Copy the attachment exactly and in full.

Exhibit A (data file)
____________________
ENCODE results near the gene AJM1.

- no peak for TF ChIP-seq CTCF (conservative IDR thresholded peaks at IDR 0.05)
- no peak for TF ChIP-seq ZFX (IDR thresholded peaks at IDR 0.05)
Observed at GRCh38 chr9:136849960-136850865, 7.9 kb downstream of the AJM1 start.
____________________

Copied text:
ENCODE results near the gene AJM1.

- no peak for TF ChIP-seq CTCF (conservative IDR thresholded peaks at IDR 0.05)
- no peak for TF ChIP-seq ZFX (IDR thresholded peaks at IDR 0.05)
Observed at GRCh38 chr9:136849960-136850865, 7.9 kb downstream of the AJM1 start.